Edamame: benefits, properties, uses

Edamame are a concentrate of goodness and health, principles of the oriental culinary tradition, not yet well known in the Mediterranean one. Let’s see their properties and how to introduce them into our diet.

Edamame are nothing more than soy beans, typical foods of Chinese and Japanese cuisine. Surely many of us have had the opportunity to taste them in Japanese restaurants, where they are served boiled still inside their pod, usually as an appetizer. More precisely, the name edamame refers to boiled soy pods.

The edamame plant has very ancient origins: first cultivated only in China, Japan and Korea, it then spread to Europe and the United States. Edamame are harvested while still unripe and boiled.

The main differences with dry soybeans are that edamame are green because they are unripe crops, larger in size, softer in texture and sweeter and more delicate in flavor than dry ones. But what are the nutritional properties of edamame? Let’s find out below.

Edamame: calories and nutritional properties

Edamame are therefore legumes and as such they retain all their nutritional qualities. They have a low calorie content, it is in fact 109 kcal per 100 g and an excellent protein content, equal to about 11 g per 100 g. They contain about 75% water and 8 g of carbohydrates per 100 g, most of which is fiber.

They also contain about 5 g of fats per 100 g, but they are mostly polyunsaturated fats of the omega 3 series, therefore “good” fats. Among the micronutrients we find many mineral salts, including sodium, potassium, iron, calcium, magnesium and vitamins, including C and K.

Nutritional values ​​per 100g of edamame:

  • Kcal: 109
  • Carbohydrates: 7.61 g
  • Proteins: 11.22 g
  • Fat: 4.73 g
  • Waterfall: 75.17 g
  • Fibers: 4.8 g
  • Soccer: 60 mg
  • Iron: 2.11 mg
  • Magnesium: 61 mg
  • Potassium: 482 mg
  • Sodium: 6 mg
  • C vitamin: 9.7 mg
  • Folate: 303 μg
  • Vitamin K: 31.4 μg

Edamame: the health benefits

The properties of edamame beans are given by the high presence of vitamins and mineral salts, as well as proteins and fibers, all nutrients that give them numerous benefits for our health. In particular, they help the cardiovascular system by helping to lower cholesterol, contain vitamins and mineral salts that are important for bones, the circulatory system, the nervous system and are also great allies for physical fitness, even for those who want to lose weight. Now let’s see in detail all the benefits of edamame.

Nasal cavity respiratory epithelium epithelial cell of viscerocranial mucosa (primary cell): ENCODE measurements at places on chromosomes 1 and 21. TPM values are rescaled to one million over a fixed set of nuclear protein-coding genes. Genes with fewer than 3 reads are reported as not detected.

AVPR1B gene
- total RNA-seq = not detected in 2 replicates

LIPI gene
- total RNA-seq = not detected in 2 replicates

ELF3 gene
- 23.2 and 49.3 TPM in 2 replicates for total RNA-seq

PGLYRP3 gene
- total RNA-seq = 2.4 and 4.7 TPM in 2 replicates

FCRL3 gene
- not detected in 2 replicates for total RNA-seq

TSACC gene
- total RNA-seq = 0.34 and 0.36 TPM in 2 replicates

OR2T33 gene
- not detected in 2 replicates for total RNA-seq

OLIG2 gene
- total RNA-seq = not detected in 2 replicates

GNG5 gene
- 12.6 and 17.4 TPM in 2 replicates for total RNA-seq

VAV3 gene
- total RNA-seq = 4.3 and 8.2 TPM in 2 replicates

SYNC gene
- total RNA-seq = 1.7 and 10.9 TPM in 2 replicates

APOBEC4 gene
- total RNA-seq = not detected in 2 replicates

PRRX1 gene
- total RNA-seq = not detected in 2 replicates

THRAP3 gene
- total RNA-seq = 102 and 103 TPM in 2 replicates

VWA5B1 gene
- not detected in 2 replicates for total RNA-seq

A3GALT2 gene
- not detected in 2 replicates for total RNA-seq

✓ Lower cholesterol

Thanks to the presence of isoflavones, antioxidant molecules, associated with the proteins that edamame beans contain, they counteract the effects of bad cholesterol helping to reduce it. The polyunsaturated fatty acids of the omega 6 and omega 3 series also improve the lipid profile by helping to lower blood cholesterol levels.

✓ Counteract hyperglycemia

The high fiber content in edamame makes these beans particularly suitable for those who need to keep their blood sugar under control.

✓ Allies of women

Green soybeans are rich in phytoestrogens, that is, plant-type estrogens, and in particular isoflavones, which behave very similarly to our hormones. During menopause, estrogen decreases physiologically in women and it appears that these phytoestrogens are able to maintain hormonal balance, helping to mitigate bothersome symptoms of menopause, such as hot flashes. Estrogen is also connected to the production of collagen, a molecule that maintains the elasticity of the skin, so it would also be helpful for the health of the skin, hair and nails.

✓ They prevent osteoporosis

The mineral salts contained in edamame (manganese, potassium, calcium, magnesium), together with vitamins and in particular vitamin K, help to maintain bone density and are therefore important for maintaining bone health and therefore in preventing osteoporosis.

✓ Promote fertility

Edamame are rich in folate, which is extremely useful in women of childbearing age and in pregnancy, as they help the development of the fetus.

✓ Promote a good mood